Alabama Bye Week:
“We looked at the film — we looked at the tape — and we evaluated the play of those teams.” That’s how Jeff Long, the chairman of the new college football playoff committee, explained the committee’s decision to keep Alabama ahead of TCU after the Horned Frogs traveled to Morgantown and defeated the Mountaineers. TCU entered the weekend just one spot behind Alabama, and it looked like they might be able to take that spot with a win. WVU, after all, is the best team that Alabama has beaten, and the Frogs were looking at a chance to match Alabama’s best win and to do it on the road. The Frogs already had a second big win, over #15 Oklahoma, on their record. And all of this was set to go down while Alabama was idle. It seemed like a golden opportunity, and the Frogs seized it. But the committee saw things differently. The committee didn’t focus on the mutual opponent. It didn’t count big wins. It didn’t turn to margin of victory or strength of schedule. Instead, it used the “eye test.” Some film was watched. Some evaluations were made. Alabama was declared to be the better team. Just what the committee was looking at we may never know (particularly when comparing two teams with such dramatically different styles of play).
Michigan State Bye Week:
“Well, I think Kansas State added to their body of work with the convincing and controlled game win over Oklahoma State. The fact that Michigan State didn’t play…it was less about Michigan State but more about Kansas State adding to their body of work that resulted in them moving to No. 7.” That’s how Long explained the decision to move Kansas State ahead of Michigan State after K-State beat Oklahoma State. That’s understandable. It makes some sense. But it’s a different method than the “eye test” used to defend Alabama’s ranking. Didn’t TCU add to its body of work when it matched Alabama’s best win? Is there no film of Michigan State games to review and evaluate? What is the standard? More importantly, what is the committee going to do while Notre Dame and the Big 12 sit at home and watch all the other elite teams add to their body of work in conference championship games?
The Season Isn’t Over:
I know, I know, there’s a lot of football left to be played. The playoff isn’t tomorrow. Things are going to change. That’s all true. The weekly rankings and the explanations of those rankings are important. It’s the only chance we have to understand how this system is going to work. It’s the only chance for us to uncover the principles being applied. I plan to look carefully at each of these rankings and apply my own “eye test” to the results.
Arizona State’s Big Jump:
Arizona State was last week’s big winner. The Devils moved from #14 to #9 after beating Utah. That moved them ahead of both Notre Dame and Baylor who also won last week. Long defended the decision to move Arizona State ahead of ND by focusing on their one common opponent. Long argued that Arizona State’s 26-10 win over Stanford was more convincing than ND’s 17-14 win over Stanford. This is important data. But it’s not new data. ND played Stanford on 10/4. Arizona State played Stanford on 10/18. They had this data last week. What changed? Everyone, I’m sure, remembers ND’s loss. It was thrilling and controversial. Arizona State’s loss was 62-27 beat down at home against UCLA. Shouldn’t that also factor in? Different teams get different tests.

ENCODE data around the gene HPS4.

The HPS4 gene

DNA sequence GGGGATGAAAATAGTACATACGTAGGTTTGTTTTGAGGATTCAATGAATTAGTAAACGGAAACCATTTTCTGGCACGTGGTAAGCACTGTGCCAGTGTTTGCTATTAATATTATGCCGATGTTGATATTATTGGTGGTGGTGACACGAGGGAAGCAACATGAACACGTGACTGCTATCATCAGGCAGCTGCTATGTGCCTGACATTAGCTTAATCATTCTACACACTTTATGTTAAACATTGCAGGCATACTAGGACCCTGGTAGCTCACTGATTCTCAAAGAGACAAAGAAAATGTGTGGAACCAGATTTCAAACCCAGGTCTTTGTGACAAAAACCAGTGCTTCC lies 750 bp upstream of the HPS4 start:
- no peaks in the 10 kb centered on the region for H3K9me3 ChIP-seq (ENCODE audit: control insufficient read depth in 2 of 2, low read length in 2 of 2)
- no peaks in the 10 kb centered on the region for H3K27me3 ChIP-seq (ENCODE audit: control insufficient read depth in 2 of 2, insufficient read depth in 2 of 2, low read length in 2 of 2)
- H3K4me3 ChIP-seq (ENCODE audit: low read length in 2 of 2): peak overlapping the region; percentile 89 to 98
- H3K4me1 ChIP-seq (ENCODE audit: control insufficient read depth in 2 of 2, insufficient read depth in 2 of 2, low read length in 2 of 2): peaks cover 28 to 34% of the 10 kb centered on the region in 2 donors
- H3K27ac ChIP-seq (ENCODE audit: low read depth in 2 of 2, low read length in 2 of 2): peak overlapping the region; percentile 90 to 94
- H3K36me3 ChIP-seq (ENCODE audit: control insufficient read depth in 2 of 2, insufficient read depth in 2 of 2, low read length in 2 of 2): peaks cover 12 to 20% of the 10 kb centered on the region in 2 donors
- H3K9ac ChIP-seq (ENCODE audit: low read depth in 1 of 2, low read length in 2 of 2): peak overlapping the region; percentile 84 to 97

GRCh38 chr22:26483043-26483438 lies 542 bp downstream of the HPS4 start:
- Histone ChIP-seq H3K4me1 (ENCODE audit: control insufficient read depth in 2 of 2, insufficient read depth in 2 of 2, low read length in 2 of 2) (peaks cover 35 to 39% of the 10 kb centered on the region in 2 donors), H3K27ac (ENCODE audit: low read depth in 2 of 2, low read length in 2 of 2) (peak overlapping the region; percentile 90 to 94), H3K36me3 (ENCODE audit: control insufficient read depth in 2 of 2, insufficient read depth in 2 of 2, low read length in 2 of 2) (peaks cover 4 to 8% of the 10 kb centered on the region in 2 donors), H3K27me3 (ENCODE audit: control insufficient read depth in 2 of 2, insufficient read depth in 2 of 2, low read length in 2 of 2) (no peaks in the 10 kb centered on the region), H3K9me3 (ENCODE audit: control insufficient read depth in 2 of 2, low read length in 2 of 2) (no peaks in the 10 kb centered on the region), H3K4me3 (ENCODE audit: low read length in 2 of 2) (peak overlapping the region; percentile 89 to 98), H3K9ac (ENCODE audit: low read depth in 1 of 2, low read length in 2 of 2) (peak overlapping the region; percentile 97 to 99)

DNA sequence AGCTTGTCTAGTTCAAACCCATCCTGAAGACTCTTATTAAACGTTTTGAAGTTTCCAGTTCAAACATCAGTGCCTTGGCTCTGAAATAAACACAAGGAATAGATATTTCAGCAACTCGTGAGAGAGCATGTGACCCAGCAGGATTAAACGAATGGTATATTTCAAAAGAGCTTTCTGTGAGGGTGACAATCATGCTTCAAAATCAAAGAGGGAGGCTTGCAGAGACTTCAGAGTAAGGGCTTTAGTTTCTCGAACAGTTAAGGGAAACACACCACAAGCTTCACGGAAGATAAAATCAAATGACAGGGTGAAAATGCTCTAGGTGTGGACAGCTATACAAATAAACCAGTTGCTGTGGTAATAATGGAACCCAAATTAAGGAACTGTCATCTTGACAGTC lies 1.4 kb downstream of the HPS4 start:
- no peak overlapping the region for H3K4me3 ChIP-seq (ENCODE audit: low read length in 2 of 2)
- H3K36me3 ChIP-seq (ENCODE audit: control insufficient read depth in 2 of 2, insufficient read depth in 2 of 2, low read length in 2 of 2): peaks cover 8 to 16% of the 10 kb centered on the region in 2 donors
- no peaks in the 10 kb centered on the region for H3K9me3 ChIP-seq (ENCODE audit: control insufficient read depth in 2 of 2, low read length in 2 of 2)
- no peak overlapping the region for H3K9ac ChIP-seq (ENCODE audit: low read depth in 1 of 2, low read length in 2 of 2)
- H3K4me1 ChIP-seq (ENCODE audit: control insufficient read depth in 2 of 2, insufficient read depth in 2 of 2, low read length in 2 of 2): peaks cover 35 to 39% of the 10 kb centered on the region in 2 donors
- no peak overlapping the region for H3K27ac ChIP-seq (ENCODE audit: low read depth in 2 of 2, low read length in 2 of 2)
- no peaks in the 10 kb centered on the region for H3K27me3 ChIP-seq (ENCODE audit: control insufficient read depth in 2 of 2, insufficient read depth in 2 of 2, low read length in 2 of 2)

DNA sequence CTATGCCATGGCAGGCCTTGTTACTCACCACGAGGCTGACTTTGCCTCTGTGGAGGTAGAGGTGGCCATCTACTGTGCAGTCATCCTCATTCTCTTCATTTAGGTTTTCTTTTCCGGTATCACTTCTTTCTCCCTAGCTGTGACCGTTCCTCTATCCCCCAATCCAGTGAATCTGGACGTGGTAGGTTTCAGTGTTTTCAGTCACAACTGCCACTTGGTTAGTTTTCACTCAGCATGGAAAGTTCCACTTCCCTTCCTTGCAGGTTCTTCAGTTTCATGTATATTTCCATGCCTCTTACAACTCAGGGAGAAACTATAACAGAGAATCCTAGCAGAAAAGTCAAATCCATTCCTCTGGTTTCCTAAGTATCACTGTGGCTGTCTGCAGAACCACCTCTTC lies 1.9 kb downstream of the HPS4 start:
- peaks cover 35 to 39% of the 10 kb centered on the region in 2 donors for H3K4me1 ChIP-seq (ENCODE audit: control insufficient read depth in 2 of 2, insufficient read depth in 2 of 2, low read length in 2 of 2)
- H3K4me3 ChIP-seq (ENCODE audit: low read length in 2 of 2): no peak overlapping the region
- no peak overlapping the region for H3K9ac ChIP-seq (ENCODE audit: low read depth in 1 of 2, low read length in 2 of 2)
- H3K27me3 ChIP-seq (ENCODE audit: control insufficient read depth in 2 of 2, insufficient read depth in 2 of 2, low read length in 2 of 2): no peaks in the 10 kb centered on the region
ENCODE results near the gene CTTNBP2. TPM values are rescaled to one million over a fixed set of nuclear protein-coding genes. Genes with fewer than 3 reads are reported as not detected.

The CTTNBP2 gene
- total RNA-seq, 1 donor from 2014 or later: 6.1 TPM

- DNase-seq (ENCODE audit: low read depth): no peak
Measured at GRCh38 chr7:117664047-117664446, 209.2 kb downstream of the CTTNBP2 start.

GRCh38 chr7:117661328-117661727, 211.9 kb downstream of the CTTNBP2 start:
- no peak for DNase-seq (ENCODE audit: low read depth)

TCU ranked ahead of Baylor:
These two teams have the same record, and Baylor won the head-to-head matchup. If both teams run the table, Baylor would win the Big 12. But Baylor is currently ranked six spots worse than TCU. Can the “eye test” trump a head-to-head win? I thought the point was to have such matters settled on the field.
Ole Miss ranked ahead of LSU:
This is another odd case. Both teams have the same record. LSU beat Ole Miss. On top of that, LSU played and won a quality non-conference game against Wisconsin. What does Ole Miss have that LSU doesn’t? Can a team quarterbacked by Bo Wallace really pass the “eye test”?
Two-Loss Ole Miss ahead of One-Loss Ohio State, Nebraska, and Baylor:
It’s easy to justify ranking Ole Miss ahead of Ohio State. OSU has a terrible loss and has no quality wins. Nebraska lacks a quality win but the Huskers one loss came against Michigan State. We’ve already been over what Baylor has accomplished including its when over #6 TCU.
Duke has one loss but remains buried at the bottom of the rankings. The committee apparently doesn’t think much of the ACC and has decided that FSU is the only team from the ACC qualified to make the playoff. That’s an odd assessment considering that the ACC won two BCS bowls last year including the national championship game.
Marshall (8-0) Excluded:
The AP Poll ranks Marshall 23rd. The USA Today Coaches Poll ranks the Thundering Herd 22nd. The College Football Computer Composite, which is published by the USA Today and based on the computer rankings that had been used in the BCS, also ranks Marshall 22nd.
No “Group of Five” Team Ranked:
There’s not one Group of Five team in the rankings. ECU fell from the rankings after losing last Saturday. So far this system effectively limits the field to the 65 teams from the Power 5 conference plus Notre Dame. The Group of Five is, of course, guaranteed a spot in a New Year’s Day bowl game. It goes to the highest ranked conference champion. If no conference champion is ranked in the published top 25, then the committee simply selects which champion it thinks is best, so the members have to be keeping up with these teams. Why can’t we be told who is leading the way?
By Guest Contributor: Rhett Lemmel